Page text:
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  • Typical Day of a UCLA MBA Student - Recording of Webinar with UCLA Adcom and Student

     December 14, 2018

     December 14, 2018

     10:00 PM PST

     11:00 PM PST

    Carolyn and Brett - nicely explained what is the typical day of a UCLA student. I am posting below recording of the webinar for those who could't attend this session.
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     December 15, 2018

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How to Find the Solutions of?

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Intern
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How to Find the Solutions of?  [#permalink]

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New post 03 Mar 2018, 07:01
Can someone help me with the process to find the solution to:
\(\frac{(x+2)(x+3)}{(x-2)} >=0\)

The result I have is \(x>2, x<-3, -3<=x<=-2\) and \(-2<x<2\)
I am able to understand the first two solutions but not the last two.

Any inputs would be appreciated. Thanks.
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Re: How to Find the Solutions of?  [#permalink]

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New post 04 Mar 2018, 07:42
the last one is not possible

sub any value to test

for eg: x=0

you get a neg value
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Re: How to Find the Solutions of?  [#permalink]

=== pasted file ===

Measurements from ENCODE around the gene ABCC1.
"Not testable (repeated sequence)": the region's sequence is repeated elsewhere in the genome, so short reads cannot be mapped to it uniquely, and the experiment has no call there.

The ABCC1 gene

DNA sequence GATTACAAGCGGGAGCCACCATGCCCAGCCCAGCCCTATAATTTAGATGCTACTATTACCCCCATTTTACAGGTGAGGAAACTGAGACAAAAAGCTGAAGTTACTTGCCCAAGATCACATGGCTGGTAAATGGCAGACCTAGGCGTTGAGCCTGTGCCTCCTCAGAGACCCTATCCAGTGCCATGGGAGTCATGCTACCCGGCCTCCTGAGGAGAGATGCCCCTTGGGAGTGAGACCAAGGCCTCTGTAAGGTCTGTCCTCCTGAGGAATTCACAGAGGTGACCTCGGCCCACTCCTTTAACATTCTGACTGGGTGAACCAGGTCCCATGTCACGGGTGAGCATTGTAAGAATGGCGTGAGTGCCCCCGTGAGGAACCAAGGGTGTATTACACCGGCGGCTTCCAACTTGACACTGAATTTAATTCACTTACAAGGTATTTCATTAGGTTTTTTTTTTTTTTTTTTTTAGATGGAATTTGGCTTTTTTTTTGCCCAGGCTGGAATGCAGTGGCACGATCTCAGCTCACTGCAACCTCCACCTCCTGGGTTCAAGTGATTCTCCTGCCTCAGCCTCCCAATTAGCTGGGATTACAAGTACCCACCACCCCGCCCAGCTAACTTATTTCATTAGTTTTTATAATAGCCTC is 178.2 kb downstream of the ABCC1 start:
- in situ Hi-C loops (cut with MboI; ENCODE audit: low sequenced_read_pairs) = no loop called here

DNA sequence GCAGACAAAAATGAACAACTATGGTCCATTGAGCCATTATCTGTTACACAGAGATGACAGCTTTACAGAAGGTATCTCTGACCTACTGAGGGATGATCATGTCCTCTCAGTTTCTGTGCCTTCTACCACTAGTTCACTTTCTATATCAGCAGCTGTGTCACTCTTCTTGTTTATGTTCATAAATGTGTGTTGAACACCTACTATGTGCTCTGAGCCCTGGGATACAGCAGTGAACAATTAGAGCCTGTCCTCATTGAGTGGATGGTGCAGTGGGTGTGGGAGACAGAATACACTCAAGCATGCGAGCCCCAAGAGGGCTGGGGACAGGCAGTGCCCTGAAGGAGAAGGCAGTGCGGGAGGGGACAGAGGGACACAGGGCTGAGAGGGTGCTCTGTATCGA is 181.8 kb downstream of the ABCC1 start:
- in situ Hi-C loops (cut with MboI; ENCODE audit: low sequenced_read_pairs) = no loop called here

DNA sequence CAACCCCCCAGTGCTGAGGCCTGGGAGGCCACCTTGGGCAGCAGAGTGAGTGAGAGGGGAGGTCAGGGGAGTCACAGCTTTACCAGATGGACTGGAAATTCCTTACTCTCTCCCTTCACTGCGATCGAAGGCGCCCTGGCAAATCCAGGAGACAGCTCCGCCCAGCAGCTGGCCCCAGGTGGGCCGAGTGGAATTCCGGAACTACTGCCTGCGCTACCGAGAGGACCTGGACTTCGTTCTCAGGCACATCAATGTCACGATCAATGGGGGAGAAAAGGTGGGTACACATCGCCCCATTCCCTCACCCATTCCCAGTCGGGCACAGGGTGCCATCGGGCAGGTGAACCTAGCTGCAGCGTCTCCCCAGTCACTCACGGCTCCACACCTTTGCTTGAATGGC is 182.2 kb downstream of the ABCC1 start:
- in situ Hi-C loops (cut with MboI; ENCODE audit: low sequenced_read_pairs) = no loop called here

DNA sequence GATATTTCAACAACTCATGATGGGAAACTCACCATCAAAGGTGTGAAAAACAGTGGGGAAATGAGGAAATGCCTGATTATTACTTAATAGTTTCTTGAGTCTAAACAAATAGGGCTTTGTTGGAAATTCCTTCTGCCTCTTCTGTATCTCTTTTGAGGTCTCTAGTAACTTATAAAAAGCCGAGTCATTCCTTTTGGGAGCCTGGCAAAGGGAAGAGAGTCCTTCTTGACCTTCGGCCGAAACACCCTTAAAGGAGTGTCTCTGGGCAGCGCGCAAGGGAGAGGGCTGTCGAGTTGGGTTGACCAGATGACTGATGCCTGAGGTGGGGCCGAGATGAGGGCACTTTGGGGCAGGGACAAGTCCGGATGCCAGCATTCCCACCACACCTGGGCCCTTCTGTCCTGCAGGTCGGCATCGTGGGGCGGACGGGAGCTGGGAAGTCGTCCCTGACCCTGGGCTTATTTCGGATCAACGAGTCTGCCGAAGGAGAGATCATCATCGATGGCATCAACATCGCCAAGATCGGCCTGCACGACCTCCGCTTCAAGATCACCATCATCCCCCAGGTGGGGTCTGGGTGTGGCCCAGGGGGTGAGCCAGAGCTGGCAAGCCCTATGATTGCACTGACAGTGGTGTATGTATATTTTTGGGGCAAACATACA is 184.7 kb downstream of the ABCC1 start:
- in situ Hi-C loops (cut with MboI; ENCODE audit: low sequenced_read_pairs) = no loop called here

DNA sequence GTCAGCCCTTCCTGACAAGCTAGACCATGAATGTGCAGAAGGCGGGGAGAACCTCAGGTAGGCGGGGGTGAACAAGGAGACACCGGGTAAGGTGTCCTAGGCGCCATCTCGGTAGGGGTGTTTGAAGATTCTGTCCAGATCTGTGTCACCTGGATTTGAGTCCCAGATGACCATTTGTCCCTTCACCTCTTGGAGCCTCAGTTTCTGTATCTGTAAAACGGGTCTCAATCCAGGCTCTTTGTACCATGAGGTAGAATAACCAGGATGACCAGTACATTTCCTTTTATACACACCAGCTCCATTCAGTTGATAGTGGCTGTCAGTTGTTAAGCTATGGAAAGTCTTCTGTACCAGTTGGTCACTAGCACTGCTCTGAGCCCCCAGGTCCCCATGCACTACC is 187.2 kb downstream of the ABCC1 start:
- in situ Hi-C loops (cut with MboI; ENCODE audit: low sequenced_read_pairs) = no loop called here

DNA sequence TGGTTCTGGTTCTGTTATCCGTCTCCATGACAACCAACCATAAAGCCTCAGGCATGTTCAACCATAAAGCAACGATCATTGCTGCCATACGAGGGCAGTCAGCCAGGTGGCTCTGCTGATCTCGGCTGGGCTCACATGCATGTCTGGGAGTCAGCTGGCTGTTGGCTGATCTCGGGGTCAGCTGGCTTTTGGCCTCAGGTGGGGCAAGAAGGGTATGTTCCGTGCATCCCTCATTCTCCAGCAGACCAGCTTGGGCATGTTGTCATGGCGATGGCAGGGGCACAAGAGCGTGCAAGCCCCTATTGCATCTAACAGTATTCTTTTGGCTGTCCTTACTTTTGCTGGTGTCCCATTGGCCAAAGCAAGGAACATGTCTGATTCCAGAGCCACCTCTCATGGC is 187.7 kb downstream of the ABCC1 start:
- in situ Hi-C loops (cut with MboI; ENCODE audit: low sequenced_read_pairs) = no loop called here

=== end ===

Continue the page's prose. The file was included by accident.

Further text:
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New post 08 Mar 2018, 12:08
Pritishd wrote:
Can someone help me with the process to find the solution to:
\(\frac{(x+2)(x+3)}{(x-2)} >=0\)

The result I have is \(x>2, x<-3, -3<=x<=-2\) and \(-2<x<2\)
I am able to understand the first two solutions but not the last two.

Any inputs would be appreciated. Thanks.


This is really a positive/negative problem, not an algebra problem. You know that because it tells you something is greater than (or equal to) 0. Whenever you see that on the GMAT, you want to translate it in your head as 'is positive'.

Okay, so (x+2)(x+3)/(x-2) is positive (or zero). What does that mean?

When a fraction is positive, then either the top and bottom are both positive, or the top and bottom are both negative.

So, top and bottom are both positive. (x+2)(x+3) is positive, and (x-2) is also positive. When does that happen? Only when x>2. Otherwise, x-2 would come out negative.

Other case: top and bottom are both negative. (x+2)(x+3) is negative, and (x-2) is also negative. That's tricky. If x-2 is negative, then x<2. But when is (x+2)(x+3) negative? Only when one of those terms is negative, and the other one is positive. That only happens when x is between -2 and -3. So our second scenario happens when x<2, and also -3<=x<=-2. However, we don't have to say 'x<2', because if x is between -3 and -2, you already know that it's less than 2. So that's redundant info.

So we've got two solutions: in the case where top and bottom are both positive, x>2.

In the case where top and bottom are both negative, -3 <= x <= -2.

Try plugging some numbers in there to check!
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Re: How to Find the Solutions of? &nbs [#permalink] 08 Mar 2018, 12:08
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